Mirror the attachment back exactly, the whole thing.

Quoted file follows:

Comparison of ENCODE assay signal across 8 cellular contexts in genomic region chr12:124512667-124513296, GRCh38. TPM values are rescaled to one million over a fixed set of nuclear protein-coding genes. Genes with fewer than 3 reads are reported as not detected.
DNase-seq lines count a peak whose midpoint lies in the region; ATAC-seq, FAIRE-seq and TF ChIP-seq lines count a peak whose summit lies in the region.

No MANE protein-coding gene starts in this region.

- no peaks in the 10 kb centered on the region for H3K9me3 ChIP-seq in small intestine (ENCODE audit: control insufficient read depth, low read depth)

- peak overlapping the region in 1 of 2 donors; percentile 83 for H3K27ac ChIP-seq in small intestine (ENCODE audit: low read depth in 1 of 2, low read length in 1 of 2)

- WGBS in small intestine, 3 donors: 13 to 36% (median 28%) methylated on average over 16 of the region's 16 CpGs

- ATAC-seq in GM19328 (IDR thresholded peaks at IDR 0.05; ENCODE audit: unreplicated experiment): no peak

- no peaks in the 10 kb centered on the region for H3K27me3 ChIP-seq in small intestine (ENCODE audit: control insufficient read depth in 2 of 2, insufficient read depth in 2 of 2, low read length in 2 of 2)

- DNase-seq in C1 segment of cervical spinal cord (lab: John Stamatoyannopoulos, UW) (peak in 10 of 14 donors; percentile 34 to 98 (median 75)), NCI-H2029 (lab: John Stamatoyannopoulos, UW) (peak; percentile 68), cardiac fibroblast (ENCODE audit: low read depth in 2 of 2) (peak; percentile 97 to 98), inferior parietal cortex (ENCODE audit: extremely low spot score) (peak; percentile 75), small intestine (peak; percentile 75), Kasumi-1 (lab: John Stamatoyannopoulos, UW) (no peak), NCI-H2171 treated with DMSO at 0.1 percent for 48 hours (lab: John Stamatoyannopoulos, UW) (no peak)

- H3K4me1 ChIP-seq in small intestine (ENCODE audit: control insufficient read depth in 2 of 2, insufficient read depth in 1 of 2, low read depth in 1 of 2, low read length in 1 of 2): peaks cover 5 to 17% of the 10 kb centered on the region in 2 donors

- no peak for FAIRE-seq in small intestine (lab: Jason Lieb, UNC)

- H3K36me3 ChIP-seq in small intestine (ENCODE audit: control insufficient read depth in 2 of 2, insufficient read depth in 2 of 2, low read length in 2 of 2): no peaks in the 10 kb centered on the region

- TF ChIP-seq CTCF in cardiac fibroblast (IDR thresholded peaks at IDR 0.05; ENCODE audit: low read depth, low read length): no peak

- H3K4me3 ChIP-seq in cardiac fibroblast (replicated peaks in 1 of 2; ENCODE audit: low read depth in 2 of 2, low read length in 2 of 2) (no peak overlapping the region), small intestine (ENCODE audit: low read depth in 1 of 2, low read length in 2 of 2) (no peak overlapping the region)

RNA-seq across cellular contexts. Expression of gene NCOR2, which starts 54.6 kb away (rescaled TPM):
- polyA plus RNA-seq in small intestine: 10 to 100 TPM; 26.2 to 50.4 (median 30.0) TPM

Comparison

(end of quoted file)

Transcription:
Comparison of ENCODE assay signal across 8 cellular contexts in genomic region chr12:124512667-124513296, GRCh38. TPM values are rescaled to one million over a fixed set of nuclear protein-coding genes. Genes with fewer than 3 reads are reported as not detected.
DNase-seq lines count a peak whose midpoint lies in the region; ATAC-seq, FAIRE-seq and TF ChIP-seq lines count a peak whose summit lies in the region.

No MANE protein-coding gene starts in this region.

- no peaks in the 10 kb centered on the region for H3K9me3 ChIP-seq in small intestine (ENCODE audit: control insufficient read depth, low read depth)

- peak overlapping the region in 1 of 2 donors; percentile 83 for H3K27ac ChIP-seq in small intestine (ENCODE audit: low read depth in 1 of 2, low read length in 1 of 2)

- WGBS in small intestine, 3 donors: 13 to 36% (median 28%) methylated on average over 16 of the region's 16 CpGs

- ATAC-seq in GM19328 (IDR thresholded peaks at IDR 0.05; ENCODE audit: unreplicated experiment): no peak

- no peaks in the 10 kb centered on the region for H3K27me3 ChIP-seq in small intestine (ENCODE audit: control insufficient read depth in 2 of 2, insufficient read depth in 2 of 2, low read length in 2 of 2)

- DNase-seq in C1 segment of cervical spinal cord (lab: John Stamatoyannopoulos, UW) (peak in 10 of 14 donors; percentile 34 to 98 (median 75)), NCI-H2029 (lab: John Stamatoyannopoulos, UW) (peak; percentile 68), cardiac fibroblast (ENCODE audit: low read depth in 2 of 2) (peak; percentile 97 to 98), inferior parietal cortex (ENCODE audit: extremely low spot score) (peak; percentile 75), small intestine (peak; percentile 75), Kasumi-1 (lab: John Stamatoyannopoulos, UW) (no peak), NCI-H2171 treated with DMSO at 0.1 percent for 48 hours (lab: John Stamatoyannopoulos, UW) (no peak)

- H3K4me1 ChIP-seq in small intestine (ENCODE audit: control insufficient read depth in 2 of 2, insufficient read depth in 1 of 2, low read depth in 1 of 2, low read length in 1 of 2): peaks cover 5 to 17% of the 10 kb centered on the region in 2 donors

- no peak for FAIRE-seq in small intestine (lab: Jason Lieb, UNC)

- H3K36me3 ChIP-seq in small intestine (ENCODE audit: control insufficient read depth in 2 of 2, insufficient read depth in 2 of 2, low read length in 2 of 2): no peaks in the 10 kb centered on the region

- TF ChIP-seq CTCF in cardiac fibroblast (IDR thresholded peaks at IDR 0.05; ENCODE audit: low read depth, low read length): no peak

- H3K4me3 ChIP-seq in cardiac fibroblast (replicated peaks in 1 of 2; ENCODE audit: low read depth in 2 of 2, low read length in 2 of 2) (no peak overlapping the region), small intestine (ENCODE audit: low read depth in 1 of 2, low read length in 2 of 2) (no peak overlapping the region)

RNA-seq across cellular contexts. Expression of gene NCOR2, which starts 54.6 kb away (rescaled TPM):
- polyA plus RNA-seq in small intestine: 10 to 100 TPM; 26.2 to 50.4 (median 30.0) TPM

Comparison